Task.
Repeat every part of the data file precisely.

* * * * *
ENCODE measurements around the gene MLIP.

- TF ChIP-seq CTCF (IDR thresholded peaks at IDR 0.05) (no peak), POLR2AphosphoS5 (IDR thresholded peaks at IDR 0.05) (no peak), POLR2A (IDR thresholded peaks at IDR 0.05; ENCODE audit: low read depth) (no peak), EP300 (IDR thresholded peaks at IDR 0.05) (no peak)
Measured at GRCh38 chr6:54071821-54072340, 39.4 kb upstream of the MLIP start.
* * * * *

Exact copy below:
ENCODE measurements around the gene MLIP.

- TF ChIP-seq CTCF (IDR thresholded peaks at IDR 0.05) (no peak), POLR2AphosphoS5 (IDR thresholded peaks at IDR 0.05) (no peak), POLR2A (IDR thresholded peaks at IDR 0.05; ENCODE audit: low read depth) (no peak), EP300 (IDR thresholded peaks at IDR 0.05) (no peak)
Measured at GRCh38 chr6:54071821-54072340, 39.4 kb upstream of the MLIP start.